Understanding customer behavior gives you insight to the processes people follow when making a buying decision. Ideally, the information you gain from data diving guides good marketing and management decisions. But, what if the data integrity is compromised by usability, processes, and policy? Does the information gained help or hurt the company?
Target’s now famous analysis that unwittingly outed a pregnant teen to her father has undoubtedly contributed to the company’s growth. Statisticians used product purchase history to assign a “pregnancy prediction” score. Marketers then used the score to target customers with advertisements and coupons.
Amazon uses the website review system to capture information about products consumers have purchased from competitors. That information is combined with customer behavior to create targeted email marketing to attract more sales:
The introductory line reads, “Amazon.com has new recommendations for you based on items you purchased or told us that you owned.”
Behemoth companies like Target and Amazon have the resources to invest in deep data diving to find better ways to market. Smaller companies seeking growth and better margins are following the big boys’ lead. “Big data” has become the buzzword of the moment and marketing trend to watch.
Prior to searching for new ways to target marketing messages, Target and Amazon focused on the shopping experience. Usability and preference studies were conducted to find out how people interacted with different channels. Systems, processes, and policies were reviewed and revised as needed to provide better experiences. The companies built a customer care foundation first. This serves as a launch pad for improvements. Without it, growth is almost impossible.
The rush to participate in the big boys’ game hurts companies that don’t have a solid customer care foundation. No amount of analysis and marketing can make websites more usable, employees care more, or customers happy with bad service. The best return on investment comes from improving the customer experience. Data can help with the process but it doesn’t replace the need.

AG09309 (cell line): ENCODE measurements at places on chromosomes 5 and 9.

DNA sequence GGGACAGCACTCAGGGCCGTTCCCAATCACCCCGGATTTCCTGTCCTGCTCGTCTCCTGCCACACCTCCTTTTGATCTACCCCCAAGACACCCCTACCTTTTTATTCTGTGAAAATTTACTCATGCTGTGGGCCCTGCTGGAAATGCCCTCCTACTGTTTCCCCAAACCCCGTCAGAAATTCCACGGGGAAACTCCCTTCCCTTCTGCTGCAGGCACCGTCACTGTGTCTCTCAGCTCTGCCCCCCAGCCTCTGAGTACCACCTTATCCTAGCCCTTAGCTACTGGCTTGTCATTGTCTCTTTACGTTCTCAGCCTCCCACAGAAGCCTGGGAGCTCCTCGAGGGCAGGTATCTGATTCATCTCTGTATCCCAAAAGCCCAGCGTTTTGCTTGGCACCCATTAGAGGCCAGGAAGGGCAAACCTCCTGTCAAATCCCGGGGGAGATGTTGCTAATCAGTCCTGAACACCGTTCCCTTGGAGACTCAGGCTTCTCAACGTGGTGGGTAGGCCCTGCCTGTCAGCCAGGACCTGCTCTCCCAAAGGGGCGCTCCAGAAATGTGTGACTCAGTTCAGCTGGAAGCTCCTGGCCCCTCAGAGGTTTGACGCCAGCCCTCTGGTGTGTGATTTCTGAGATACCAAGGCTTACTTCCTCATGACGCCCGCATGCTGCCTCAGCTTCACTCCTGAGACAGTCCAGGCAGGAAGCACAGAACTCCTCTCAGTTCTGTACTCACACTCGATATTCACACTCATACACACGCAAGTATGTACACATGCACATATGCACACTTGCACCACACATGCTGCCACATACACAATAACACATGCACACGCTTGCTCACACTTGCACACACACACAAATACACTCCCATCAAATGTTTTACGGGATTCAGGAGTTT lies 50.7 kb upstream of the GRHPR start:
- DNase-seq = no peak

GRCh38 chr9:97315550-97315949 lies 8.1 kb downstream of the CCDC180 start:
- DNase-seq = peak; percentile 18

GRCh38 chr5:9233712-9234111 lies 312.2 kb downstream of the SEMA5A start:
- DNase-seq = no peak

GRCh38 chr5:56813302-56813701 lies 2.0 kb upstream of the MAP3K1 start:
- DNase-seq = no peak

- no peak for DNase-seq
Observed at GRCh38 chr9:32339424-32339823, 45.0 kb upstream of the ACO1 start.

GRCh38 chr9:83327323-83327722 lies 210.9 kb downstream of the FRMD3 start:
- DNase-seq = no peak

Most people want to be recognized as the best but only a few are willing to do the heavy lifting required to make it to the top. Customer behavior analysis is an escalator to growth and profitability for companies with a solid service and experience foundation. Without the right infrastructure, it is a money pit. Before considering a big data dive, invest resources in optimizing your website, training your team members, and improving your service. The process is hard work. The returns are excellent. And, you may find that the data you would have used to make business decisions is flawed.
A recent review of a company’s customer behavior suggested that customers preferred telephone ordering over online. The marketing manager explained that they had an older customer base that liked talking to customer service representatives. The explanation was reasonable until I visited the website. Navigation was virtually impossible. The search box only worked when the exact item number was entered. Several of the top selling items didn’t list prices or have an option to buy. A banner reading, “Call 1-800-XXX-XXXX to place an order” was posted instead of “Add to Cart.” Do customers prefer to order via telephone or do they have no other choice?
Data integrity is always an issue. Even in controlled tests, information can be corrupted by external sources. Customer behavior analysis is a good tool for gaining insight into opportunities and challenges. Just be careful about letting the numbers drive decisions. They may be wrong. Before jumping into the big data pool, test the water by starting small, testing well, and continuously watching for external factors that affect the results.